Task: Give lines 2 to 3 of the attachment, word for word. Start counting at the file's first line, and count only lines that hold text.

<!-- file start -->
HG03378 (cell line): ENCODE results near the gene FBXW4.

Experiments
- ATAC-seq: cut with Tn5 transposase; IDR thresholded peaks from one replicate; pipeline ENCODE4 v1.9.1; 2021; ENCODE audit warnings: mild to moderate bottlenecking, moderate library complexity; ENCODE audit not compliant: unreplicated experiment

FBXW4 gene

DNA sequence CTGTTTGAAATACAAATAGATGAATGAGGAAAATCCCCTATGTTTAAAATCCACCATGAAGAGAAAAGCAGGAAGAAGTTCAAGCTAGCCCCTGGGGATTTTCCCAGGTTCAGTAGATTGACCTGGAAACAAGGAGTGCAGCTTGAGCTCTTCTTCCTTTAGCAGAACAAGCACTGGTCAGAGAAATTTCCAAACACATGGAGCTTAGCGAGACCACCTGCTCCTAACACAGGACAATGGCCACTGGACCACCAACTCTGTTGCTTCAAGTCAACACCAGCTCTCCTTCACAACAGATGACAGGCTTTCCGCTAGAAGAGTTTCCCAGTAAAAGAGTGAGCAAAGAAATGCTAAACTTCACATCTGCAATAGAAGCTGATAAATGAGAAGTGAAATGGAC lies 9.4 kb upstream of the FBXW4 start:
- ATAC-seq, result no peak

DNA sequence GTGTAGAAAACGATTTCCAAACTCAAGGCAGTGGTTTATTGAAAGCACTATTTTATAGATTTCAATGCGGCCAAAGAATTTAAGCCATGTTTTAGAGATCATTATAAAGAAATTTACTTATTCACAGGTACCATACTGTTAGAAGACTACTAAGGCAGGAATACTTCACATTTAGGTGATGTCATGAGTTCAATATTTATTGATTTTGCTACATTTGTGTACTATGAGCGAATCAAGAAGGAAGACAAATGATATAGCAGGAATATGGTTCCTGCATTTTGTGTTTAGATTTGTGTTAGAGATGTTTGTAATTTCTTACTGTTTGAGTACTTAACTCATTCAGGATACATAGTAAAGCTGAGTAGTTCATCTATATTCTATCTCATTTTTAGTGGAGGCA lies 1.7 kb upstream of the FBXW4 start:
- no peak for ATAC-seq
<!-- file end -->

Experiments
- ATAC-seq: cut with Tn5 transposase; IDR thresholded peaks from one replicate; pipeline ENCODE4 v1.9.1; 2021; ENCODE audit warnings: mild to moderate bottlenecking, moderate library complexity; ENCODE audit not compliant: unreplicated experiment